Aviation giant Boeing has decided to try to conquer low orbit as well as the air. The private aeronautics company announced today that their CST-100 spacecraft, which they hope will begin ferrying astronauts to the International Space Station in 2017, will be dubbed “The Starliner.” This, evidently, was the best they could come up with.
Like the old Apollo missions, Boeing’s pyramid-shaped craft will be launched from the top of a rocket and separate into a capsule that can carry up to seven passengers to the ISS. The craft is designed to replace the NASA Space Shuttle, which was retired in 2011.
Boeing is the only other private spaceflight company besides Elon Musk’s SpaceX to hold a contract with NASA, which is a shame because they didn’t think of giving their cutting edge spaceship a more kickass name. At least SpaceX’s ship is called the “Dragon.” Ask yourself, do you want to go into space on a yawn-inducing Starliner, or do you want to rocket to the goddamn outer reaches of our atmosphere in a blaze of rocket-fueled glory in the Dragon? Cue the sick guitar solo.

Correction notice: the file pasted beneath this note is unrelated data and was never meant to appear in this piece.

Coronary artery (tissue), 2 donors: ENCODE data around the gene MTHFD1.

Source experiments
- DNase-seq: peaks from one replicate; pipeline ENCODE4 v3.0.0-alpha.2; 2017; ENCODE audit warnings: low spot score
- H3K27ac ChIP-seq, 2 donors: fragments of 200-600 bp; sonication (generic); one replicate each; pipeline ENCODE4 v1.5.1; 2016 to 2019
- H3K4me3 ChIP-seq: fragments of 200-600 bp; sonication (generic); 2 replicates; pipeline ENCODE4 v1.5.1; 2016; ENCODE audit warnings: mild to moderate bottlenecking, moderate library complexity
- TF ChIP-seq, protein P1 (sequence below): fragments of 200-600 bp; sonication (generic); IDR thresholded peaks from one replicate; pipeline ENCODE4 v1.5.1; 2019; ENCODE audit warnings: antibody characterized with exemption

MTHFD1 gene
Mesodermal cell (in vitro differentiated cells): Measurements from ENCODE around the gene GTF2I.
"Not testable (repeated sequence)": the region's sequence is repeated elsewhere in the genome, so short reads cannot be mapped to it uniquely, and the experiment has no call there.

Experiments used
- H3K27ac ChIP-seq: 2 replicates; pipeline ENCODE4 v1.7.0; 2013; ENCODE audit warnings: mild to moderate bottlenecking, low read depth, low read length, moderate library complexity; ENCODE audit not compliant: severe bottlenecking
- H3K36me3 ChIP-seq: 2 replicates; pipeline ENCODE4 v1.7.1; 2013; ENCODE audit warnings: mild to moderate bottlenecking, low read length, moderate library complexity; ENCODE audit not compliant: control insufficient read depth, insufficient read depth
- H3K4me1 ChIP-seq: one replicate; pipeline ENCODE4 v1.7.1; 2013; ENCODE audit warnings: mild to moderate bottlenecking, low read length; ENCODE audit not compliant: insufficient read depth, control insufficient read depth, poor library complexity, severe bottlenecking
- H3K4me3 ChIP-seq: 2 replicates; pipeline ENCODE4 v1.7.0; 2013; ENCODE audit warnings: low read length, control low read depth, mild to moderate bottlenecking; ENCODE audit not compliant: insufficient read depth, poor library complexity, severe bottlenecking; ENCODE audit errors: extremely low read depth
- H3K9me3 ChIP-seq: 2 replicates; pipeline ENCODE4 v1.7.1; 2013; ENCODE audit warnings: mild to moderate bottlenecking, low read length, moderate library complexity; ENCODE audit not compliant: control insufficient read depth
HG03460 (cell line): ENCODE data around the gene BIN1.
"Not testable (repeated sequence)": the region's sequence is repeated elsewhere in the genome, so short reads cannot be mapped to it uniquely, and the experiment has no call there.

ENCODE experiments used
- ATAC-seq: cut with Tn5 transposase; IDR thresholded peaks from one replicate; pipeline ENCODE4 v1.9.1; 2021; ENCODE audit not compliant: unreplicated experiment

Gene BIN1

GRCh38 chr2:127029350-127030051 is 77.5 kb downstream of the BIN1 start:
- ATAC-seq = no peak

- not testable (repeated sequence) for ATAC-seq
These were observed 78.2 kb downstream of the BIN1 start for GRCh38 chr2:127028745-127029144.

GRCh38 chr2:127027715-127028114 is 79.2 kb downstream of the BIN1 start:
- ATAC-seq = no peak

The name “Starliner” is so boring that outlets like Mashable reporting it on the news couldn’t even manage to get the name right:
Starliner? Spaceliner? What’s the difference? We totally understand the mistake since you usually want to forget about Boeing immediately after flying on one of their noisy, cramped planes. But why not make this list of fictional spacecraft into a real-life list with a badass name to turn that reputation around? And just think, SpaceX named their spaceship after a song about smoking weed! Boeing, however, just went the whole uniformity route (their 787 airplane is called the “Dreamliner”).
And we get it, multi-billion dollar companies don’t like mixing things up. But seriously, how are you going to get the next generation excited about the possibilities of space travel by naming your spaceship something as bland as “Starliner?” Let’s hope the next craft they come up with has a little more flair.